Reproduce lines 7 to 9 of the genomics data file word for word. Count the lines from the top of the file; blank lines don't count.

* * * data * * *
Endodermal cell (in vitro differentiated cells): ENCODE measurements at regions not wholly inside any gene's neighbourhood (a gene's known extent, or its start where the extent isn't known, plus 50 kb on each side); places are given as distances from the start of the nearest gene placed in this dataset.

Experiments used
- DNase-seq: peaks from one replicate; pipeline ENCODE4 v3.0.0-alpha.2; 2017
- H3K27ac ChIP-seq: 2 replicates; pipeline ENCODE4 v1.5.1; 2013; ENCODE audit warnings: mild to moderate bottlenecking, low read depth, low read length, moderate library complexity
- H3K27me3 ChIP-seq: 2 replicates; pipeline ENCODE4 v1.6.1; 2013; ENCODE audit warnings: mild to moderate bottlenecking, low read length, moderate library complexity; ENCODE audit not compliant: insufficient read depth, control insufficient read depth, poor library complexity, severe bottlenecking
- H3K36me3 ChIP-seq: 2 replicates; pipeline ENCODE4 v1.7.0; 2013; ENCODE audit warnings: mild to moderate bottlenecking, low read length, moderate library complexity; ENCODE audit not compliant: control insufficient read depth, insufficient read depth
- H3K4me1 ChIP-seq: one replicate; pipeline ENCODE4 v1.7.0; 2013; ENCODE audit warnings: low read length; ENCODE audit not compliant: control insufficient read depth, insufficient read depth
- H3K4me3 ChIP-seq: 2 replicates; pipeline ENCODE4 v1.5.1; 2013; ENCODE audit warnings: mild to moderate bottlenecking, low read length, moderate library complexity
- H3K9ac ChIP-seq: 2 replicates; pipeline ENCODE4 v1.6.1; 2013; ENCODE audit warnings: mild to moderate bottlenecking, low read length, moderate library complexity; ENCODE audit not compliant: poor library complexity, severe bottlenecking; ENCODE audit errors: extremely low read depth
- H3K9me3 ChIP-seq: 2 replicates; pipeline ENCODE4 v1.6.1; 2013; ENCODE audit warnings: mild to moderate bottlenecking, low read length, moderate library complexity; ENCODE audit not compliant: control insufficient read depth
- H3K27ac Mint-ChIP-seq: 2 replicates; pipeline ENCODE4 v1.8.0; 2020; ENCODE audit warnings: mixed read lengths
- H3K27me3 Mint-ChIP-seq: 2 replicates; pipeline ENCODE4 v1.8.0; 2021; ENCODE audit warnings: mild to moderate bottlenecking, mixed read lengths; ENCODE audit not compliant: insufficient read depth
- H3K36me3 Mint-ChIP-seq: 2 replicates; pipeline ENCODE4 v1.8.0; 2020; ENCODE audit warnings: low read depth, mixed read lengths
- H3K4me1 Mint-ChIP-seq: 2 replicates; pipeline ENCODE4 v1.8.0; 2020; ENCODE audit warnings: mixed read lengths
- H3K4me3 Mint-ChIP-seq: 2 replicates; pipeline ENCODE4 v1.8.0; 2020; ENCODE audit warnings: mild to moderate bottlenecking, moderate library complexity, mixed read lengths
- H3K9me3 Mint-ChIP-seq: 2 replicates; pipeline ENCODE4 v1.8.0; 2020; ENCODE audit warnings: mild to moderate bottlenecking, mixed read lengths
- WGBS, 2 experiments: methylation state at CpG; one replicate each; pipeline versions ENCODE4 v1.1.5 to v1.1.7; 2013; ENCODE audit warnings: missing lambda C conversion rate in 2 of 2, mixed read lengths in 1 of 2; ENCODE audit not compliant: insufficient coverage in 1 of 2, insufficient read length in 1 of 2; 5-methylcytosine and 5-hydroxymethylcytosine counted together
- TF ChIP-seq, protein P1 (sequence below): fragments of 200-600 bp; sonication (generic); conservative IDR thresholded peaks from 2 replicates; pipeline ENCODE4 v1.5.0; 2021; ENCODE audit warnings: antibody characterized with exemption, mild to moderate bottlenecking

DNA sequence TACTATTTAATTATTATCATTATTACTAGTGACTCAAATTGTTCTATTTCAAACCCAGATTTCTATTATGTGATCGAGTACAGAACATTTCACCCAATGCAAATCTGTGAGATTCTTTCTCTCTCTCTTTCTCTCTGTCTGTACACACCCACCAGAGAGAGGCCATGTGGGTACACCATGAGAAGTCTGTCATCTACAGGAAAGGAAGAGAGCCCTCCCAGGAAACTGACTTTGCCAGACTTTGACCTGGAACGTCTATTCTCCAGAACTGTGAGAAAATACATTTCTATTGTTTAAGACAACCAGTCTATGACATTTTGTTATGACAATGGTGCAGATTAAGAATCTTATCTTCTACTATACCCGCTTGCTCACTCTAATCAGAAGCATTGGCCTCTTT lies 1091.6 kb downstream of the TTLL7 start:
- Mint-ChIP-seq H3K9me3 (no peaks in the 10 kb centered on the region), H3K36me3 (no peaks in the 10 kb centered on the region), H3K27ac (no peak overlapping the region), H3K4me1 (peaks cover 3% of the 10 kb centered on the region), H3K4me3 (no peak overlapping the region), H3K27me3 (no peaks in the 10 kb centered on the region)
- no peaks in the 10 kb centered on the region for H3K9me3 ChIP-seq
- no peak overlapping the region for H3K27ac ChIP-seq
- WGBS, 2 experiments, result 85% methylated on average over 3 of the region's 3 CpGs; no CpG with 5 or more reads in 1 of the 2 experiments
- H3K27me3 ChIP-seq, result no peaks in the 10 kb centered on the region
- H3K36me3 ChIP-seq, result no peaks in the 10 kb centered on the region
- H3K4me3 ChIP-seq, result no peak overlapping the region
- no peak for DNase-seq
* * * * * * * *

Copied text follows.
- H3K4me1 ChIP-seq: one replicate; pipeline ENCODE4 v1.7.0; 2013; ENCODE audit warnings: low read length; ENCODE audit not compliant: control insufficient read depth, insufficient read depth
- H3K4me3 ChIP-seq: 2 replicates; pipeline ENCODE4 v1.5.1; 2013; ENCODE audit warnings: mild to moderate bottlenecking, low read length, moderate library complexity
- H3K9ac ChIP-seq: 2 replicates; pipeline ENCODE4 v1.6.1; 2013; ENCODE audit warnings: mild to moderate bottlenecking, low read length, moderate library complexity; ENCODE audit not compliant: poor library complexity, severe bottlenecking; ENCODE audit errors: extremely low read depth